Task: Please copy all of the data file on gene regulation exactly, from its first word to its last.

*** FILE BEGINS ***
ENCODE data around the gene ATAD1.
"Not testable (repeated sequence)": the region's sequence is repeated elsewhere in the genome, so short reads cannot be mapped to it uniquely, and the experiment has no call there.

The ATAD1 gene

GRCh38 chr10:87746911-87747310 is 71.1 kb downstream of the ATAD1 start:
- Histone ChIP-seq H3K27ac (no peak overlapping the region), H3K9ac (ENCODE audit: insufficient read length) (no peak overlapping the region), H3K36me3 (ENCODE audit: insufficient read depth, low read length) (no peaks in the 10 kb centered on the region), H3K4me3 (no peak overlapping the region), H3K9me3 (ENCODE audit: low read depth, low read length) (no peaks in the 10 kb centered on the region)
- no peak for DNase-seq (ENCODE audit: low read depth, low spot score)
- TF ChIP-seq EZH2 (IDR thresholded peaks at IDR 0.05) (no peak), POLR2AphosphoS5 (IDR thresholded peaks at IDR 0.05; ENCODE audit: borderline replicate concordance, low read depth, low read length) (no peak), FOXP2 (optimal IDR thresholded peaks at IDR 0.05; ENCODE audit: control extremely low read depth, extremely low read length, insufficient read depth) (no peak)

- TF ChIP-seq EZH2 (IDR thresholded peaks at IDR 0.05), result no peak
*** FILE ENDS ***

ENCODE data around the gene ATAD1.
"Not testable (repeated sequence)": the region's sequence is repeated elsewhere in the genome, so short reads cannot be mapped to it uniquely, and the experiment has no call there.

The ATAD1 gene

GRCh38 chr10:87746911-87747310 is 71.1 kb downstream of the ATAD1 start:
- Histone ChIP-seq H3K27ac (no peak overlapping the region), H3K9ac (ENCODE audit: insufficient read length) (no peak overlapping the region), H3K36me3 (ENCODE audit: insufficient read depth, low read length) (no peaks in the 10 kb centered on the region), H3K4me3 (no peak overlapping the region), H3K9me3 (ENCODE audit: low read depth, low read length) (no peaks in the 10 kb centered on the region)
- no peak for DNase-seq (ENCODE audit: low read depth, low spot score)
- TF ChIP-seq EZH2 (IDR thresholded peaks at IDR 0.05) (no peak), POLR2AphosphoS5 (IDR thresholded peaks at IDR 0.05; ENCODE audit: borderline replicate concordance, low read depth, low read length) (no peak), FOXP2 (optimal IDR thresholded peaks at IDR 0.05; ENCODE audit: control extremely low read depth, extremely low read length, insufficient read depth) (no peak)

- TF ChIP-seq EZH2 (IDR thresholded peaks at IDR 0.05), result no peak